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Omanis (Arabic: الشعب العماني‎) are the nationals of Oman. Omanis have inhabited the territory that is now Oman for thousands of years. In the eighteenth century, an alliance of traders and rulers transformed Muscat (Oman's capital) into the leading port of the Persian Gulf. Omani people are ethnically diverse; the Omani citizen population consists of many different ethnic groups. The majority of the population consists of Arabs, with many of these Arabs being Swahili language speakers and returnees from the Swahili Coast, particularly Zanzibar. Additionally, there are ethnic Balochis, Lurs, Persians and Mehri. There are also Omanis from South Asia like the Lawatis and others. [2] Moreover, in Dhofar, Sur and Muscat, people of Black African origin can be found. They are the descendants of the slaves who were brought from Africa centuries ago.[3]

Total population
c. 4.4 million
Regions with significant populations
 Oman: 4.4 million[1]
Omani Arabic (majority)  · Standard Arabic  · Mehri  · Balochi  · Swahili  · Kumzari  · Luwati · Persian  · Urdu · Harsusi  · Bathari  · Dhofari Arabic · Shihhi Arabic
Ibadi Islam (majority)
Sunni and Shia (minority)

Omani citizens make up the majority of Oman's total population. Over one and a half million other Omanis live in other areas of the Middle East and the Swahili Coast.



Most Omanis live in farming villages that are located in either the fertile valleys of Oman's mountainous interior, or along the eastern coast. Interior farmers grow dates, fruits, and grains, while coastal villagers either fish in the Gulf of Oman or work on date palm plantations. Village homes are usually made of concrete blocks, mud brick, or wood and palm thatch. In rural areas, men wear white robes, turbans, and knives in brightly colored sashes.


The Omanis live in modern family units. Their society is patriarchal, or male-dominated.

Omani people in Nizwa


Most Omanis live in villages, cities and towns. Their lifestyle has a wider variety of occupations, stronger family ties and respected women rights. They are more concerned with hospitality than with property, wealth, and education. Most live in older whitewashed houses and are employed as officials, laborers, merchants, and sailors. An increasing number of them are also working in the petroleum industry. In 1970, Oman's new sultan introduced several developmental programs to help modernize the country. These included developing the oil industry; building new roads, hospitals and schools; and establishing adult literacy programs.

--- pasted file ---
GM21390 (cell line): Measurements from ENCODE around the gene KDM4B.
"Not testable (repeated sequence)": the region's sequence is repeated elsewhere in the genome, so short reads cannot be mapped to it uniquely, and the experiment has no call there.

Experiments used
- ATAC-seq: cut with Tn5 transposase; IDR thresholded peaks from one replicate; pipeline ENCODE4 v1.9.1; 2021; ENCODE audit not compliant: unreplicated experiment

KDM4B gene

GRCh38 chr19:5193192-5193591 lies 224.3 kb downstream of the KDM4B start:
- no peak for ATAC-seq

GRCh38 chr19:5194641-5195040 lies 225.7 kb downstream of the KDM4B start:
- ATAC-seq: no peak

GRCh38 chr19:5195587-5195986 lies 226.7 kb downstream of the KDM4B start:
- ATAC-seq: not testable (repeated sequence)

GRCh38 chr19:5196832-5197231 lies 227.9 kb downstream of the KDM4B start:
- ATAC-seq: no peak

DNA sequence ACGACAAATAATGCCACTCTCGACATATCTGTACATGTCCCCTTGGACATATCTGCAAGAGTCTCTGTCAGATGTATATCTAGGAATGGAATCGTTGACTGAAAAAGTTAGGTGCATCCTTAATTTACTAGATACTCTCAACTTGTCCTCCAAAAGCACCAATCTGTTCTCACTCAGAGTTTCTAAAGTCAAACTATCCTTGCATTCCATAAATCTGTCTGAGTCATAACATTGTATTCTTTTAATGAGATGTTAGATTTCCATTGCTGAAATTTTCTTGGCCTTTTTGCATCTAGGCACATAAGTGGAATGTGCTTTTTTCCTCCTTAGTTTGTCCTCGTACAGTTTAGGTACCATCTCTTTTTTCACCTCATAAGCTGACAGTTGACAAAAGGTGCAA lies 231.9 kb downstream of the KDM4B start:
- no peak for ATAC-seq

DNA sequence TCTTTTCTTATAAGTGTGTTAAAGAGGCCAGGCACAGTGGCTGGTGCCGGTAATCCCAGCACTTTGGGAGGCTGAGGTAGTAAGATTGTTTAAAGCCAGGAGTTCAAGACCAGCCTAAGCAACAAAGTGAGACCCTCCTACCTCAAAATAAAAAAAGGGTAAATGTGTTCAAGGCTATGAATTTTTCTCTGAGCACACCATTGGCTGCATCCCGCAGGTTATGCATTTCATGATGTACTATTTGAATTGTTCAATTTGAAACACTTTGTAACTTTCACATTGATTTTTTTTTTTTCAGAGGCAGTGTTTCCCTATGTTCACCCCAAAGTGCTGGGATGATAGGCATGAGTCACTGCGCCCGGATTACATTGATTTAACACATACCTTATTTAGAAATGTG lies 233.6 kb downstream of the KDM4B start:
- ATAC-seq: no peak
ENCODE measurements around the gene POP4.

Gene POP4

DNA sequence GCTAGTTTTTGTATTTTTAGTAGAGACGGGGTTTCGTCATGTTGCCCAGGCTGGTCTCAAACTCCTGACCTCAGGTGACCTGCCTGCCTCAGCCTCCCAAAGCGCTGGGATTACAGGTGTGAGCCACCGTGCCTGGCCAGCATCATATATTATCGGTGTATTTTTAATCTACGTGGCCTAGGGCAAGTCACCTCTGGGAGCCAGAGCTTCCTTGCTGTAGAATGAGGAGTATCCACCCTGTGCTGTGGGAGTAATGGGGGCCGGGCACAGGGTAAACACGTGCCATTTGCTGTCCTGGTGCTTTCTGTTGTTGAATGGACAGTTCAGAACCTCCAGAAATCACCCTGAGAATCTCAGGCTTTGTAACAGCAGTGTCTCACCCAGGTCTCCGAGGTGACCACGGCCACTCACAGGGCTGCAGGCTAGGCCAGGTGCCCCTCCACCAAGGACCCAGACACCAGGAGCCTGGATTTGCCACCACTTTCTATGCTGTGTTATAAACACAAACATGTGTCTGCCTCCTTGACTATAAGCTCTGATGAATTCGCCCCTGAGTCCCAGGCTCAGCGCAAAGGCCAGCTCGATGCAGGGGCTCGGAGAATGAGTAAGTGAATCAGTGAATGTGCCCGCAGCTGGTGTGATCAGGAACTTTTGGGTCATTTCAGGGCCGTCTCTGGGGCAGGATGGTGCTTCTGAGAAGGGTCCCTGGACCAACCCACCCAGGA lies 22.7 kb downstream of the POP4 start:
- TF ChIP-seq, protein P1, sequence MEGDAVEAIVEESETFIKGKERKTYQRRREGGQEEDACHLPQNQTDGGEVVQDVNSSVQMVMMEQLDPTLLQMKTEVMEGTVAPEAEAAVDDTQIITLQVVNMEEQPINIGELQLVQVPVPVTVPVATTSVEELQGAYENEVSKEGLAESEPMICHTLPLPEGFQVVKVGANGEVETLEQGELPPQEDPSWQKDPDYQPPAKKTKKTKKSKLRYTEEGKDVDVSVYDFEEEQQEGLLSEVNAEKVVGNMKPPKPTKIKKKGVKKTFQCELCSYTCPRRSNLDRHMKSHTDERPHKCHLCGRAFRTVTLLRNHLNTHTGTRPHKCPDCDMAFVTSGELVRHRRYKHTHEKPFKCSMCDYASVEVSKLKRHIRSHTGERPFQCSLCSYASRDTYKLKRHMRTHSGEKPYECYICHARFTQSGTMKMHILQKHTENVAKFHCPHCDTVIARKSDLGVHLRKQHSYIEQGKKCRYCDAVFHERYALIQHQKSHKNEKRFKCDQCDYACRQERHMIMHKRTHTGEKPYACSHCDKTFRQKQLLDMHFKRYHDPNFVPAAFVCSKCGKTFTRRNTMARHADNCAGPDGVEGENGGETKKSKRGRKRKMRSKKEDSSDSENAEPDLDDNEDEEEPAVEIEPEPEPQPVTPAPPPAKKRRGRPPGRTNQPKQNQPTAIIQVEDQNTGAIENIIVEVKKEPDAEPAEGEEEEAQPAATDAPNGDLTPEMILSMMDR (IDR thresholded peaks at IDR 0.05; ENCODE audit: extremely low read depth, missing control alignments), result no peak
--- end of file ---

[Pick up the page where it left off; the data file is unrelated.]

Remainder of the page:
Emigration to the Swahili CoastEdit

Omani presence in the Swahili Coast can be traced since the Nabhani dynasty.[4] In the late seventeenth century, Zanzibar became part of the overseas holdings of Oman after Saif bin Sultan, the imam of Oman, defeated the Portuguese in Mombasa, in what is now Kenya.[5] Large numbers of Omanis settled in the Swahili Coast — especially after 1832, when the Omani Sultan Said bin Sultan moved his court to Zanzibar. To the Omanis, the region became a land of economic opportunity. Omanis who migrated to the Swahili Coast looked forward to a better life. The Omani community in the Swahili Coast grew and became financially successful.[6] Until the middle of 20th century Omanis stopped moving to Zanzibar after a revolution has occurred in Zanzibar in 1964. The Omani descendant, sultan of Zanzibar, Sultan Jamshid bin Abdullah was overthrown, and thousands of Omanis were killed, among many other Arabs.[7] Soon after the revolution, many Omanis fled Zanzibar to avoid persecution and returned to their ancestral homeland Oman, while others chose to remain in the Swahili Coast.

Famous OmanisEdit

References and notesEdit

  1. ^ "Census 2010 Final results" (PDF). General Census of Population, Housing & Establishments 2010. Retrieved 2014-04-09.
  2. ^ "Oman's players of Pakistan origin caught in visa mix-up". 25 February 2016.
  3. ^ Template:Https://
  4. ^ Nabhan, Gary Paul (2008). Arab/American: Landscape, Culture, and Cuisine in Two Great Deserts. The University of Arizona Press. p. 78. ISBN 978-0-8165-2658-1. Retrieved 29 January 2015.
  5. ^ Thomas, Gavin (Nov 1, 2011). The Rough Guide to Oman. Penguin. ISBN 978-1-4053-8935-8.
  6. ^ "THE OMANI ASCENDANCY". Retrieved 29 January 2015. External link in |website= (help)
  7. ^ "Regime Banishes Sultan". The New York Times. 1964-01-14.